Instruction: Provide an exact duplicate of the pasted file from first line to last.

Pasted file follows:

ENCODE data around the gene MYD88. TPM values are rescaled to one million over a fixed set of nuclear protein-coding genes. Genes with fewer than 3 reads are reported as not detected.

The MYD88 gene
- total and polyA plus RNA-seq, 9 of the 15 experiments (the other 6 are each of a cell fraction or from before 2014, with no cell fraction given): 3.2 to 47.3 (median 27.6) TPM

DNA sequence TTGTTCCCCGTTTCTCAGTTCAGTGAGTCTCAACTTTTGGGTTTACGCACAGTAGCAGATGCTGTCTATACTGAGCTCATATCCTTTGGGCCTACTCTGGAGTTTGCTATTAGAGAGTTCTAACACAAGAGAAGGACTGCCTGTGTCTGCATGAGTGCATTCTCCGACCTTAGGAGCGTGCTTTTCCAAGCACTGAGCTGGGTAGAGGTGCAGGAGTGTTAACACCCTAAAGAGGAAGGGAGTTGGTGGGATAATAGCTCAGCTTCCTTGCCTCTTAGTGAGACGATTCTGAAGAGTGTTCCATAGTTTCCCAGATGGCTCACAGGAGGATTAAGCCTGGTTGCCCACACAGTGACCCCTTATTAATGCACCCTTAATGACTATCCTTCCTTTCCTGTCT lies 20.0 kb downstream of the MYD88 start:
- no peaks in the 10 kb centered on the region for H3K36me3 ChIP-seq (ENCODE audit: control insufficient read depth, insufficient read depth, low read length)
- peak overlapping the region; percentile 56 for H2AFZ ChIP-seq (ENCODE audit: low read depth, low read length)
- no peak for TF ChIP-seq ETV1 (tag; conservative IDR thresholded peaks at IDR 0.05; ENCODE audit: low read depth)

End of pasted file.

ENCODE data around the gene MYD88. TPM values are rescaled to one million over a fixed set of nuclear protein-coding genes. Genes with fewer than 3 reads are reported as not detected.

The MYD88 gene
- total and polyA plus RNA-seq, 9 of the 15 experiments (the other 6 are each of a cell fraction or from before 2014, with no cell fraction given): 3.2 to 47.3 (median 27.6) TPM

DNA sequence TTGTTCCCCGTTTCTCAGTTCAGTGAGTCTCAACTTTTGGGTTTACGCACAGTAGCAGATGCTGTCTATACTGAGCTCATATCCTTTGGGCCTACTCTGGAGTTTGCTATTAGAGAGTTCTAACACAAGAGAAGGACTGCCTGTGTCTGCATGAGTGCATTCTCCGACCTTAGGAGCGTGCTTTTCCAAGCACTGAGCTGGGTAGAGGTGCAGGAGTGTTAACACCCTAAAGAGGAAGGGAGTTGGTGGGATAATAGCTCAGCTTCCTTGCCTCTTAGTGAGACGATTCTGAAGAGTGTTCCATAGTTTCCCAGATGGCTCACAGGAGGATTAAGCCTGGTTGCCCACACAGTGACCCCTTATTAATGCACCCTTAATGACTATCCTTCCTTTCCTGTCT lies 20.0 kb downstream of the MYD88 start:
- no peaks in the 10 kb centered on the region for H3K36me3 ChIP-seq (ENCODE audit: control insufficient read depth, insufficient read depth, low read length)
- peak overlapping the region; percentile 56 for H2AFZ ChIP-seq (ENCODE audit: low read depth, low read length)
- no peak for TF ChIP-seq ETV1 (tag; conservative IDR thresholded peaks at IDR 0.05; ENCODE audit: low read depth)